Jump to content
  • Advertisement
  • entries
  • comments
  • views

Networking stress test

Sign in to follow this  


I started a network stress test, and it doesn't look too good.

At around 200 connections, my CPU usage reaches 100%. What's weird is that the server process itself "only" takes 20%. The remaining 80% are in the "SYSTEM" process. I have no idea why. At first i thought i was transfering too much data, but no. Don't tell me that 2000 packets of 50 bytes each can bring Windows XP to its knees.

I profiled the code, it seems 60% of the CPU time is spent in a kernel module called "amdk8.sys" in an unknown function. Then around 8% in "hal.dll", in a function called "HalMakeBeep". Now that's really weird. I don't hear any beep, and i'm not playing any sound.. Around 10% in various functions of "fwdrv.sys". The rest in my code. Huh ?

If anybody has suggestions, or knows what these modules do ("amdk8.sys, hal.dll and fwdrv.sys")...
Sign in to follow this  


Recommended Comments

Don't know how much this'll help, but here goes:

amdk8.sys is the Windows driver for the CPU

hal.dll is Window's library for interfacing hardware (the Hardware Abstraction Layer)

fwdrv.sys seems to be a driver for some firewall programs...are you running a third party firewall?

Share this comment

Link to comment
My guess is that either the XPee firewall is screwing up (likely, it sucks ass) or that you have installed a third-party chunk of firewall soft that sucks more (ZoneAlarm).

Share this comment

Link to comment
Guest Anonymous Poster


Hi. I've been doing a fair bit of network coding lately myself, and what I've been finding is that yes, many cards have a real hard time keeping up with the network. I've discussed this around the office here (I work in a software development shop) and the general concensus seems to be that most of your cheap $20 commodity network cards don't have the high-end features that the more expensive cards have around managing resource scalability. One example of the type of features high-end cards have (it's been some time since this came out so it might be in low-end ones now too) is the ability to collapse interrupts - when a large number of incoming packets come in some cards don't fire more than a small number of interrupts per second which allows the OS to deal with packets in a batch without continuous context switching.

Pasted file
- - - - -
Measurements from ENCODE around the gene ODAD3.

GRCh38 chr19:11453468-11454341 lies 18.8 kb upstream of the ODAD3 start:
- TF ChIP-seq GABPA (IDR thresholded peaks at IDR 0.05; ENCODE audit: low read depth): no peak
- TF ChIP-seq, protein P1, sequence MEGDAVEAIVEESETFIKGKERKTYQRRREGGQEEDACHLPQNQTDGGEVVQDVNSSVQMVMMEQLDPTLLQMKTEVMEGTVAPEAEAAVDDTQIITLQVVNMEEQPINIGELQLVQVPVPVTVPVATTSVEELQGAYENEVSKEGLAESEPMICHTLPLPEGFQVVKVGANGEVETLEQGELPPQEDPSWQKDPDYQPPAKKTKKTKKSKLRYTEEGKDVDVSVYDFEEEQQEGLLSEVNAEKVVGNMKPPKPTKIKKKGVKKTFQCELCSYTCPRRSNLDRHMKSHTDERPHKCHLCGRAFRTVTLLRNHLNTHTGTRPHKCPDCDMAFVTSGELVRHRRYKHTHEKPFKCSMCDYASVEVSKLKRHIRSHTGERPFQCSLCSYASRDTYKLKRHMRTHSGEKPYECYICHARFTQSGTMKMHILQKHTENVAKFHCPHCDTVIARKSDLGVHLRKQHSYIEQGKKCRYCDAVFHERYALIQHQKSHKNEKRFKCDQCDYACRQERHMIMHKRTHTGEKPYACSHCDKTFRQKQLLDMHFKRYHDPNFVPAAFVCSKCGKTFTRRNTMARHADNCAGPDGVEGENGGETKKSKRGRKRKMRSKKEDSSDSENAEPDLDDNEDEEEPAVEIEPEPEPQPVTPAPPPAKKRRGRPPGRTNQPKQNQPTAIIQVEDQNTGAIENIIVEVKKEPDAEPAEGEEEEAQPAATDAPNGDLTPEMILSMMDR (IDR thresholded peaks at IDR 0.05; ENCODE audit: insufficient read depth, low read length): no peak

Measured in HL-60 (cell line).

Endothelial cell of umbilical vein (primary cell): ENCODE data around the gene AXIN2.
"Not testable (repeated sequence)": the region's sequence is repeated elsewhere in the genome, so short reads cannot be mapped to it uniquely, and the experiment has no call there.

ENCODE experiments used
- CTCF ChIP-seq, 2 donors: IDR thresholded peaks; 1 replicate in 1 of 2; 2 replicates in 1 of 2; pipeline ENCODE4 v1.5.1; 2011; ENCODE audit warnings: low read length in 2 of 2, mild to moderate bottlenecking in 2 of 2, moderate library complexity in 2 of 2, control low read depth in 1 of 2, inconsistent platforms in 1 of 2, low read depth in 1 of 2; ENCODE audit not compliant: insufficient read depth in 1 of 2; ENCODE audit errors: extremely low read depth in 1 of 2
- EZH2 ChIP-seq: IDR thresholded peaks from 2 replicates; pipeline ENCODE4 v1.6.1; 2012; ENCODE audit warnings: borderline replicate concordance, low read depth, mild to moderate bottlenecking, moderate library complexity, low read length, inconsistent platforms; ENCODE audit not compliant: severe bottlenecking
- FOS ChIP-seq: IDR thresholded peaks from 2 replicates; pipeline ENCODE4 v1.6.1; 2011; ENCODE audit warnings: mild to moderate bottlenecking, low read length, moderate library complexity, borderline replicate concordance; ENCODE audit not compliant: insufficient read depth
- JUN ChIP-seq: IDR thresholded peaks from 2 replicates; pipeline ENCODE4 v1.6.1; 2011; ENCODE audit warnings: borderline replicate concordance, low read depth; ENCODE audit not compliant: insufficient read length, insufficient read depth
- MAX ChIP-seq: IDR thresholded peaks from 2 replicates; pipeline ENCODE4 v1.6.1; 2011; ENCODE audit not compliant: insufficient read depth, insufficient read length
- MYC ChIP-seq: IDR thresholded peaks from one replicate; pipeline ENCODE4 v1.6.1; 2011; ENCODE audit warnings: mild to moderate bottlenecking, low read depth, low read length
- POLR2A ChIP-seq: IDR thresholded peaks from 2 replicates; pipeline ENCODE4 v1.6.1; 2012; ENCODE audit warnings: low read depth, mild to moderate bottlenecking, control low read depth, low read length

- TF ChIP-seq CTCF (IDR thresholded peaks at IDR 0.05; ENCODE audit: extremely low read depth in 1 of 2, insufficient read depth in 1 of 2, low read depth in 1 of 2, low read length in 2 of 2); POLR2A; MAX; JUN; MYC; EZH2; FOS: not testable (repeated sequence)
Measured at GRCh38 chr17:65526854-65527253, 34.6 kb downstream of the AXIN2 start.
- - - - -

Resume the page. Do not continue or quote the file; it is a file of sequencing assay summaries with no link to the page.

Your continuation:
What you might want to do before you spend too much time rewriting your code is see if you can get your hands on a better network card. I don't know how much of what I've said here is accurate (I'm not a device driver writer) but if it is you may be hitting a limitation of your hardware and not of the coding style.


Share this comment

Link to comment
Thank you for your post CXL - i basically found out the same thing than you (although i haven't updated my journal with it). This was the conclusion of some tests many people did in a thread i posted in the Multiplayer and Network Programming forum. Some machines had no problem keeping up with the network load, some others are quickly topping their CPU usage. In any case it doesn't seem to come from my code, because i could reproduce the problem with some minimal code sample.

Share this comment

Link to comment

Create an account or sign in to comment

You need to be a member in order to leave a comment

Create an account

Sign up for a new account in our community. It's easy!

Register a new account

Sign in

Already have an account? Sign in here.

Sign In Now
  • Advertisement

Important Information

By using GameDev.net, you agree to our community Guidelines, Terms of Use, and Privacy Policy.

GameDev.net is your game development community. Create an account for your GameDev Portfolio and participate in the largest developer community in the games industry.

Sign me up!